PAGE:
There are ways to learn if your health plan covers routine patient care costs in a clinical trial. Here are ideas about who to contact for help, questions to ask, and information to collect and keep if you decide to take part in a trial.

Work closely with your doctor. Ask your doctor if there is someone on his or her staff who can help work with your health plan. This person might be a financial counselor or research coordinator. Or, this person might work in the hospital’s patient finance department.

Work closely with the research coordinator or research nurse. Ask the research coordinator or nurse if other patients have had problems getting their health plans to cover routine patient care costs. If so, you might ask the research coordinator or nurse for help in sending information to your health plan that explains why this clinical trial would be appropriate for you. This package might include:

  • medical journal articles that show possible patient benefits from the treatment that is being tested
  • a letter from your doctor that explains the trial or why the trial is medically necessary
  • support letters from patient advocacy groups

Helpful hint: Be sure to keep your own copy of any materials that are sent to your health plan.

Talk with your health plan. If your doctor does not have a staff person to help work with health plans, call the customer service number on the back of your insurance card. Ask to speak to the benefit plan department. Here are important questions to ask:

  • Does the health plan cover routine patient care costs for patients taking part in clinical trials?
  • If so, is a pre-authorization required? A pre-authorization means the health plan will review information about the clinical trial before deciding to cover the patient care costs.
  • If your health plan requires a pre-authorization, what information do you need to provide? Examples might include copies of your medical records, a letter from your doctor, and a copy of the consent form for the trial.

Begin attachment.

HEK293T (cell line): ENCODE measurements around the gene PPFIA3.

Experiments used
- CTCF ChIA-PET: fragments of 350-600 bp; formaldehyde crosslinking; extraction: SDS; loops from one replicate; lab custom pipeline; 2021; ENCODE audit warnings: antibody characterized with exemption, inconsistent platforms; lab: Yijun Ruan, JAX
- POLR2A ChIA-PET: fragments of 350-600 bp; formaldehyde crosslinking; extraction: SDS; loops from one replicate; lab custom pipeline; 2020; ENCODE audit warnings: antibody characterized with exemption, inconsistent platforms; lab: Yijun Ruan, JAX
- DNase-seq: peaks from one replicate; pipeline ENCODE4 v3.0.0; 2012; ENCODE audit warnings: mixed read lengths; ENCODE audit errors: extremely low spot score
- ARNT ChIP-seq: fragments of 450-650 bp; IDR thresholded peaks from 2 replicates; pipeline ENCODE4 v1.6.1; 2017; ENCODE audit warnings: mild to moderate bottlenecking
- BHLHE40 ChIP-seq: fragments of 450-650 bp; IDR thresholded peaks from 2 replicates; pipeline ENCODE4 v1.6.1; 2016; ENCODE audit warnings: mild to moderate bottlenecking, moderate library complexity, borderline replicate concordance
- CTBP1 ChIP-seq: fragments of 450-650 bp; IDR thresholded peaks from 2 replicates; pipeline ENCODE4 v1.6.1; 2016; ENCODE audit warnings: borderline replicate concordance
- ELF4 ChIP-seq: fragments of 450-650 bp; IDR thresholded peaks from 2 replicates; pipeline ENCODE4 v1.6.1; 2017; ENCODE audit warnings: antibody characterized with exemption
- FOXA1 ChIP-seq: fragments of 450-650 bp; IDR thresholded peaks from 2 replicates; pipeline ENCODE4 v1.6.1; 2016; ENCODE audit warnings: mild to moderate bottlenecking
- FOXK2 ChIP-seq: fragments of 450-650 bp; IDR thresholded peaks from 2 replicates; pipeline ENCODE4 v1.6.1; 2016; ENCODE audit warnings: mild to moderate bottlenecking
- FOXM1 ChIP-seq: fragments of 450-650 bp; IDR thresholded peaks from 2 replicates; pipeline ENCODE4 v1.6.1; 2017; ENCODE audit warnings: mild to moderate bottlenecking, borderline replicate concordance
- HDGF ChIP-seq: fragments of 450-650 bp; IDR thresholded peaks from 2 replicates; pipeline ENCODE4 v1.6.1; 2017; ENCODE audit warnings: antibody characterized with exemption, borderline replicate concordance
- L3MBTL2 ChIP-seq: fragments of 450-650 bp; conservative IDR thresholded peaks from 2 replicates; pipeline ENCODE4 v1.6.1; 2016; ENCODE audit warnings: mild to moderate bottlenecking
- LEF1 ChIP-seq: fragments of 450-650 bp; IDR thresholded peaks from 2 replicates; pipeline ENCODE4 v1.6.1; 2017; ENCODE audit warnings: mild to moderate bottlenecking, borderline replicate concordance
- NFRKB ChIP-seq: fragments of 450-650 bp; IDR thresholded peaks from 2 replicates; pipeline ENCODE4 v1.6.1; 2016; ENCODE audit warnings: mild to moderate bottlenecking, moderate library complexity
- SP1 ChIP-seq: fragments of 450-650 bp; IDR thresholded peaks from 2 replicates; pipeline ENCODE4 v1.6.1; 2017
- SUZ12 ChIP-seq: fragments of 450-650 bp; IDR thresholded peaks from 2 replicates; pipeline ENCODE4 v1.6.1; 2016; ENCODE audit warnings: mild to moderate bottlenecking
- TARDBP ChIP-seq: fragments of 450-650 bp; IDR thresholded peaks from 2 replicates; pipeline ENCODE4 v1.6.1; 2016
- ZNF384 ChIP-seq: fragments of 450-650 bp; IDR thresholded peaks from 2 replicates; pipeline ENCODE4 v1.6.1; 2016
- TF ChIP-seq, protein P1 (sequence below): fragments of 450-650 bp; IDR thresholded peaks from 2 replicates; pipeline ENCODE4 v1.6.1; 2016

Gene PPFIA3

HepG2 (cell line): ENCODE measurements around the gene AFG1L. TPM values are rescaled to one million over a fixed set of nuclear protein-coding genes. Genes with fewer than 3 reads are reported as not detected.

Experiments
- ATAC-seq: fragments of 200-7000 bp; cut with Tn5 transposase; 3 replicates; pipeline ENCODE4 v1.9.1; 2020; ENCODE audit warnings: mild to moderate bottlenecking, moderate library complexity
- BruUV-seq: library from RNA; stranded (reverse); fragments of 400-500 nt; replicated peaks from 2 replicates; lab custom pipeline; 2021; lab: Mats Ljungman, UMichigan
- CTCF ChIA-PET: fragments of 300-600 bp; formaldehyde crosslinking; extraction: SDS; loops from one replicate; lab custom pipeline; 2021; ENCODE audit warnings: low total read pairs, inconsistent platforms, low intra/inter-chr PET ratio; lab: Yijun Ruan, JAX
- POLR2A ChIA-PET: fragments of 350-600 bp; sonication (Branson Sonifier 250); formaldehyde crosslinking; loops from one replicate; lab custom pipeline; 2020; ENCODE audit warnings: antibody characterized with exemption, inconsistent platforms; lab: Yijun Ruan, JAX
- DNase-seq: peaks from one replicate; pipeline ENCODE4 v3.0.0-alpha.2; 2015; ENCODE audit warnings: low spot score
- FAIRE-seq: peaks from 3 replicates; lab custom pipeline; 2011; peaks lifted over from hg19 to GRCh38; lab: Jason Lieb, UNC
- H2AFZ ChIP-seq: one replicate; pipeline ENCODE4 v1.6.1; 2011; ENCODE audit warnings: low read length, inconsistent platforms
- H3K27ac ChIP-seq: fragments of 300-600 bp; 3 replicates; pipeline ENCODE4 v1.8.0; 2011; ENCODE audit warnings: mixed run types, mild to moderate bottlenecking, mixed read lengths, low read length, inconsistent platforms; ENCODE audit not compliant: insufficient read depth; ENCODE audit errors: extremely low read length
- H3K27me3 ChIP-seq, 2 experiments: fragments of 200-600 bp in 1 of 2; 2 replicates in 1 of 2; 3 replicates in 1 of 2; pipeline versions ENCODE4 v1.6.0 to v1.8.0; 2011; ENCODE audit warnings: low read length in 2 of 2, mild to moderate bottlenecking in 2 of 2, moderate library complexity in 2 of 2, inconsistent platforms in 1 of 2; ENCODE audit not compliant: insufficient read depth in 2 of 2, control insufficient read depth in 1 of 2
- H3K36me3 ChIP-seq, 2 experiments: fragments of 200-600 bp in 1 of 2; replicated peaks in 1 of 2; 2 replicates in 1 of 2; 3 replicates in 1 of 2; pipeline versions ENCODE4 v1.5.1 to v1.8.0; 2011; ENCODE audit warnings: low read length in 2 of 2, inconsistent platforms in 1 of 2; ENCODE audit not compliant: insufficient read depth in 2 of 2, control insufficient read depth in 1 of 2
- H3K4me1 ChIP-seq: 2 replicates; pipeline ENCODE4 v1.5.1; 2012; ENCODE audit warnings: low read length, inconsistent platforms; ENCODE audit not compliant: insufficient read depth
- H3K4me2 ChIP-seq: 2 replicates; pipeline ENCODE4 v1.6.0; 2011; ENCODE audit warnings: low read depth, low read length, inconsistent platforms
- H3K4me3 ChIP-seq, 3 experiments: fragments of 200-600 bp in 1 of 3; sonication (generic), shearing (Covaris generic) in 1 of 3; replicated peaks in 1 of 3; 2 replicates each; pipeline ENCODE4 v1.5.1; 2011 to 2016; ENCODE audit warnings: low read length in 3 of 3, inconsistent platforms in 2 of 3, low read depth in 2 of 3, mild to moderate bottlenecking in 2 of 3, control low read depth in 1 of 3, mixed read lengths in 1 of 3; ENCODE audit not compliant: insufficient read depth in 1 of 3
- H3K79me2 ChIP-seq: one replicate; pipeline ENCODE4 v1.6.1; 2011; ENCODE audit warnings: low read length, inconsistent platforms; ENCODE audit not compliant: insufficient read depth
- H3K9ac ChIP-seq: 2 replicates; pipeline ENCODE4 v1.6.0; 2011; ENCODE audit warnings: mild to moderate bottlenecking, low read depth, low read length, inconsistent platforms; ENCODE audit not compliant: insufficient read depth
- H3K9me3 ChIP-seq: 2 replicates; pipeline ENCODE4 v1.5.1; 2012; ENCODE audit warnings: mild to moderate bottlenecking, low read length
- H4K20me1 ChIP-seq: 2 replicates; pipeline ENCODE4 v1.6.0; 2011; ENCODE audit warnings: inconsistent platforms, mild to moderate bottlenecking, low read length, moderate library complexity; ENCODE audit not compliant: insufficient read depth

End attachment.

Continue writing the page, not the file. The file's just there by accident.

• If a pre-authorization is not required, you don’t have to do anything else. But it is a good idea to request a letter from your health plan that states that a pre-authorization is not needed for you to take part in the clinical trial.

Helpful hint: Every time you call your health plan, make a note of who you are speaking with, the date, and the time.

  • Understand all the costs related to the trial. Ask your doctor or the trial’s contact person about the costs that must be covered by you or your health plan.
  • Work closely with your employer’s benefits manager. This person may be able to help you work with your health plan.
  • Give your health plan a deadline. Ask your doctor or the trial’s contact person for a target date when you should start treatment. This can help to ensure that coverage decisions are made promptly.

What you can do if your claim is denied after you begin taking part in a trial

If your claim is denied, contact the billing office for help. The billing manager may know how to appeal your health plan’s decision.

You can also read your health insurance policy to find out what steps you can follow to make an appeal. Ask your doctor to help you. It might help if he or she contacts the medical director of your health plan.

Reproduced with permission from NIH’s National Cancer Institute. NIH does not endorse or recommend any products, services, or information described or offered here by Healthline. Page last reviewed June 22, 2016.